Do you feel like there’s a constant discomfort, as if you’re walking on a stone? Are the balls of your feet burning and your toes going numb or tingling? These could be signs of Morton’s neuroma, a condition that involves inflammation and thickening of the tissue around the nerve between the third and fourth toes.

If you have these symptoms, it is important to seek expert podiatry care from a specially trained doctor who can diagnose and treat neuromas. Morton’s neuroma may cause pain, tenderness, or soreness in the foot. It is often diagnosed through palpation by an expert podiatrist or with diagnostic ultrasound to confirm compression of the nerve. Treatment options may include corticosteroid injections, NSAIDs (such as ibuprofen), biomechanical adjustments to footwear or orthotics, or even surgical intervention in more severe cases. 

If left untreated, Morton’s neuroma can lead to permanent weakness and numbness in the affected area. It is important to remember that although some people live with this condition without seeking treatment for years, it does not mean they are not at risk for further complications. The latest research suggests that early intervention leads to better outcomes for patients. So if you find yourself experiencing any of these symptoms – such as numbness or tingling between your toes – don’t let discomfort linger any longer than necessary. Seek out expert podiatric services so that together we can address your concerns before they become more serious issues.

What is a neuroma?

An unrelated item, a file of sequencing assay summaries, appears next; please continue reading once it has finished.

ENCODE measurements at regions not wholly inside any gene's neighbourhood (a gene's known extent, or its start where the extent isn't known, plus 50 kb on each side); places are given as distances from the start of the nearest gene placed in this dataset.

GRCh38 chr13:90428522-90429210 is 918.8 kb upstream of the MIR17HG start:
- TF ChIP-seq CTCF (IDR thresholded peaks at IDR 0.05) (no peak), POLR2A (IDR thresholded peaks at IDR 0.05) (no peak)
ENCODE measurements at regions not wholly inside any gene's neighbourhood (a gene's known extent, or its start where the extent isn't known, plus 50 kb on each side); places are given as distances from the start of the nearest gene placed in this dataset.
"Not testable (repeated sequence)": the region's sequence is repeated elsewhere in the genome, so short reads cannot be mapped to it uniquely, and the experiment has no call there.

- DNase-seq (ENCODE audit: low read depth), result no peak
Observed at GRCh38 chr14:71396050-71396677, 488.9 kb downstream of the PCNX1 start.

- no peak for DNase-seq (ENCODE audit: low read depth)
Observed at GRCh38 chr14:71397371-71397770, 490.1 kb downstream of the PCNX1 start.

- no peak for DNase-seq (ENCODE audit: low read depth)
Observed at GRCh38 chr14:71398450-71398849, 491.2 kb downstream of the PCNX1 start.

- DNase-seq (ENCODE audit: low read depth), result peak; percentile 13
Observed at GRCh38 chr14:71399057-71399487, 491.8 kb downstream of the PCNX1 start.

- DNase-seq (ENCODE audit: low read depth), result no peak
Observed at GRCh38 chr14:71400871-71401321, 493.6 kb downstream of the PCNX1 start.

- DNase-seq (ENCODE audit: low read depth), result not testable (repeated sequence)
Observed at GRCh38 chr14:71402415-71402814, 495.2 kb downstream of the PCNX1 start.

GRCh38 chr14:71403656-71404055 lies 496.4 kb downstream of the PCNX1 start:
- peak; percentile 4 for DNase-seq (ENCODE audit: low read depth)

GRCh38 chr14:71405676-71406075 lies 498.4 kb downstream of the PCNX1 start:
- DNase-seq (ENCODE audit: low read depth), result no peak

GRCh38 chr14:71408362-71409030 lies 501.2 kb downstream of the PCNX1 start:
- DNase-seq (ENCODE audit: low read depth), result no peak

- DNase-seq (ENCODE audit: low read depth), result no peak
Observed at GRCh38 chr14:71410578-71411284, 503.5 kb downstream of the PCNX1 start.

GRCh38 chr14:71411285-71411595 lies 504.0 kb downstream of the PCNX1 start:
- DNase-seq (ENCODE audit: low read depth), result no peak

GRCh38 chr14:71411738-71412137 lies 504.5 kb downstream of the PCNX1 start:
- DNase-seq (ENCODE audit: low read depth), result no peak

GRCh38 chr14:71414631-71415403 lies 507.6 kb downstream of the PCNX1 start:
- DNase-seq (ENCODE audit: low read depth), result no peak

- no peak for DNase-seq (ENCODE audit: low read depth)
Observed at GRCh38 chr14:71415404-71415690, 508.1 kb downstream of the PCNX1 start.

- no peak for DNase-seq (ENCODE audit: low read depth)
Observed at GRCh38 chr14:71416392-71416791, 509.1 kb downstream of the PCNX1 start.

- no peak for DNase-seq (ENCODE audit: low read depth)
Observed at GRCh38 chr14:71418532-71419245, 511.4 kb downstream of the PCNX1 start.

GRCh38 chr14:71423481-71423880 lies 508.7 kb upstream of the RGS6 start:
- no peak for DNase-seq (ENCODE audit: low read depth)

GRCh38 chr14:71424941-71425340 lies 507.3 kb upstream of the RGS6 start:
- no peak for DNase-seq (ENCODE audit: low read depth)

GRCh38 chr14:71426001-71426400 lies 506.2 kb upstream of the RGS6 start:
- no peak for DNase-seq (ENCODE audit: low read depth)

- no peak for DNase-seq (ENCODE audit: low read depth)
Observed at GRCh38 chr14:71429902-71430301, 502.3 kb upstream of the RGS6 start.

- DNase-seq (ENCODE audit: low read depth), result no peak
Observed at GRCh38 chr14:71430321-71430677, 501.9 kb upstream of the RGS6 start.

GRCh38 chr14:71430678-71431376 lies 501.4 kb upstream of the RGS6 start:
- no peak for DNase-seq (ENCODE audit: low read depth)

A neuroma is a painful condition that affects the ball of your foot.  The most common area is between your third and fourth toes, which takes the name “Morton’s Neuroma.”  Neuromas can occur in any of the four intermetatarsal spaces of the foot.

Neuromas are a thickening of one of the nerves leading to your toes. The increase in size and, in most cases, associated swelling around the area can cause a sharp, burning pain in the ball of your foot. Your toes may also sting, burn or can feel numb as a result.  Some people also report the sensation as ” walking on a stone.”

What causes neuromas?

Narrow or high-heeled shoes have been linked to neuroma development due to the position the foot is in, exposing the intermetatarsal tissues and the tightness that compresses the area. Flat shoes can also cause neuromas, particularly in people with a flexible and moveable forefoot, those that overpronate and when shoes are too short or narrow.  Many people’s neuromas improve significantly by just modifying their footwear by wearing a wider-toe boxed shoe or reducing the heel height. 

People with structural deformities in their feet, particularly bunions, are more predisposed to suffering from neuromas.

How do I know if I have a neuroma?

Neuromas can’t be seen like a lump.  Instead, they are diagnosed through symptom reporting, a test where the practitioner squeezes and palpates areas of the forefoot, footwear assessment and can be confirmed on ultrasound or MRI.

It’s best not to ignore foot pain lasting longer than a few days.

Please make time to see one of our podiatrists at Highett Podiatry, as getting on to it sooner rather than later results in a quicker resolution.

An accurate assessment of your forefoot pain is required to establish whether you are suffering from a neuroma.  At Highett Podiatry, we are trained and equipped to diagnose and treat your foot pain accurately and effectively. 

What is the treatment for a Neuroma?

Your podiatrist will prescribe a treatment regime.  This may include some or all of the following:

  • Footwear modification and replacement of existing footwear
  • Rest
  • Soft tissue therapy to reduce the inflammatory process in the area.
    • Therapeutic ultrasound
    • Massage
  • Strapping and padding
  • Orthotics
  • Ultrasound-guided steroid injection
    • Our endorsed podiatrists on staff at Highett Podiatry are trained and qualified to prescribe and administer this in our clinic.

Combining these treatments, footwear advice, and modification will get you back on your feet, pain-free, in no time. In a small percentage of cases, a neuroma must be surgically removed.  Highett Podiatry will advise and recommend this if you are one of the few who don’t respond to conservative treatment.